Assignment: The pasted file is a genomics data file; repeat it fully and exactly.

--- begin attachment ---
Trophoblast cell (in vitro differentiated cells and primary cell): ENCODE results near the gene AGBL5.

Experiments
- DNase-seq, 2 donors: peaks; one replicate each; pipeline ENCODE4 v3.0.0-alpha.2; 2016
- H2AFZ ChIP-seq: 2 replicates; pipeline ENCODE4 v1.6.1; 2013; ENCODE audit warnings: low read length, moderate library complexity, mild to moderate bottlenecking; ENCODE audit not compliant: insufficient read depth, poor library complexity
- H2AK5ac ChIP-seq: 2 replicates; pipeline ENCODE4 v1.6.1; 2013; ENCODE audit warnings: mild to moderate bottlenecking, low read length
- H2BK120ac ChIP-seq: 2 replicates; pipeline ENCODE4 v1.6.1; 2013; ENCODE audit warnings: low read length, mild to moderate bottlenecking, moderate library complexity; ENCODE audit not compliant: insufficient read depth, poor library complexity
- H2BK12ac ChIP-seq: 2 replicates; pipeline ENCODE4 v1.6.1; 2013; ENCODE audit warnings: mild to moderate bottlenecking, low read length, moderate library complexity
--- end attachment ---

Trophoblast cell (in vitro differentiated cells and primary cell): ENCODE results near the gene AGBL5.

Experiments
- DNase-seq, 2 donors: peaks; one replicate each; pipeline ENCODE4 v3.0.0-alpha.2; 2016
- H2AFZ ChIP-seq: 2 replicates; pipeline ENCODE4 v1.6.1; 2013; ENCODE audit warnings: low read length, moderate library complexity, mild to moderate bottlenecking; ENCODE audit not compliant: insufficient read depth, poor library complexity
- H2AK5ac ChIP-seq: 2 replicates; pipeline ENCODE4 v1.6.1; 2013; ENCODE audit warnings: mild to moderate bottlenecking, low read length
- H2BK120ac ChIP-seq: 2 replicates; pipeline ENCODE4 v1.6.1; 2013; ENCODE audit warnings: low read length, mild to moderate bottlenecking, moderate library complexity; ENCODE audit not compliant: insufficient read depth, poor library complexity
- H2BK12ac ChIP-seq: 2 replicates; pipeline ENCODE4 v1.6.1; 2013; ENCODE audit warnings: mild to moderate bottlenecking, low read length, moderate library complexity